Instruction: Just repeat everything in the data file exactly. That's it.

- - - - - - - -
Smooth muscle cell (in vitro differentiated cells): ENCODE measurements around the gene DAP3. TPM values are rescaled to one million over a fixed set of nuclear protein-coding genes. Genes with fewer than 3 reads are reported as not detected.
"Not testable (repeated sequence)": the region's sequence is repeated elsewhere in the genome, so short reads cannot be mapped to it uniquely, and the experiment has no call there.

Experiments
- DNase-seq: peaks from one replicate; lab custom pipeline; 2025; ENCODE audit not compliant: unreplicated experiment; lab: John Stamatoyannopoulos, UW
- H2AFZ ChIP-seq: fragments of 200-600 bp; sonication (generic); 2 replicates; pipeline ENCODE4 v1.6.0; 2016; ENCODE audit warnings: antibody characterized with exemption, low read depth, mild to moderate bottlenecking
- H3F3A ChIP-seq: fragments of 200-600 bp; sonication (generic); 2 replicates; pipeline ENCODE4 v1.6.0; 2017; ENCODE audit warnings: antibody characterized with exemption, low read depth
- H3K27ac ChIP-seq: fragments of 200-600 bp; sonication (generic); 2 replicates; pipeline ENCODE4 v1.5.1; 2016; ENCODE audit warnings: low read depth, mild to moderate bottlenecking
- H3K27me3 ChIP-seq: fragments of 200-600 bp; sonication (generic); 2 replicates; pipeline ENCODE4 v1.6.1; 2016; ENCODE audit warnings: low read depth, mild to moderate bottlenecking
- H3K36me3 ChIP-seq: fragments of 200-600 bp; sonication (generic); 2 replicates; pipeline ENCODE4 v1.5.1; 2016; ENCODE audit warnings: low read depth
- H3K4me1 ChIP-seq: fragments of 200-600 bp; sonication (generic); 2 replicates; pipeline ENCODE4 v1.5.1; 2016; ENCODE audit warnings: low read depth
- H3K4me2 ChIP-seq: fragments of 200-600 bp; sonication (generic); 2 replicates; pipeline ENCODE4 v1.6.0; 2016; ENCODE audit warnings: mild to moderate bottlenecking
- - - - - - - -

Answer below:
Smooth muscle cell (in vitro differentiated cells): ENCODE measurements around the gene DAP3. TPM values are rescaled to one million over a fixed set of nuclear protein-coding genes. Genes with fewer than 3 reads are reported as not detected.
"Not testable (repeated sequence)": the region's sequence is repeated elsewhere in the genome, so short reads cannot be mapped to it uniquely, and the experiment has no call there.

Experiments
- DNase-seq: peaks from one replicate; lab custom pipeline; 2025; ENCODE audit not compliant: unreplicated experiment; lab: John Stamatoyannopoulos, UW
- H2AFZ ChIP-seq: fragments of 200-600 bp; sonication (generic); 2 replicates; pipeline ENCODE4 v1.6.0; 2016; ENCODE audit warnings: antibody characterized with exemption, low read depth, mild to moderate bottlenecking
- H3F3A ChIP-seq: fragments of 200-600 bp; sonication (generic); 2 replicates; pipeline ENCODE4 v1.6.0; 2017; ENCODE audit warnings: antibody characterized with exemption, low read depth
- H3K27ac ChIP-seq: fragments of 200-600 bp; sonication (generic); 2 replicates; pipeline ENCODE4 v1.5.1; 2016; ENCODE audit warnings: low read depth, mild to moderate bottlenecking
- H3K27me3 ChIP-seq: fragments of 200-600 bp; sonication (generic); 2 replicates; pipeline ENCODE4 v1.6.1; 2016; ENCODE audit warnings: low read depth, mild to moderate bottlenecking
- H3K36me3 ChIP-seq: fragments of 200-600 bp; sonication (generic); 2 replicates; pipeline ENCODE4 v1.5.1; 2016; ENCODE audit warnings: low read depth
- H3K4me1 ChIP-seq: fragments of 200-600 bp; sonication (generic); 2 replicates; pipeline ENCODE4 v1.5.1; 2016; ENCODE audit warnings: low read depth
- H3K4me2 ChIP-seq: fragments of 200-600 bp; sonication (generic); 2 replicates; pipeline ENCODE4 v1.6.0; 2016; ENCODE audit warnings: mild to moderate bottlenecking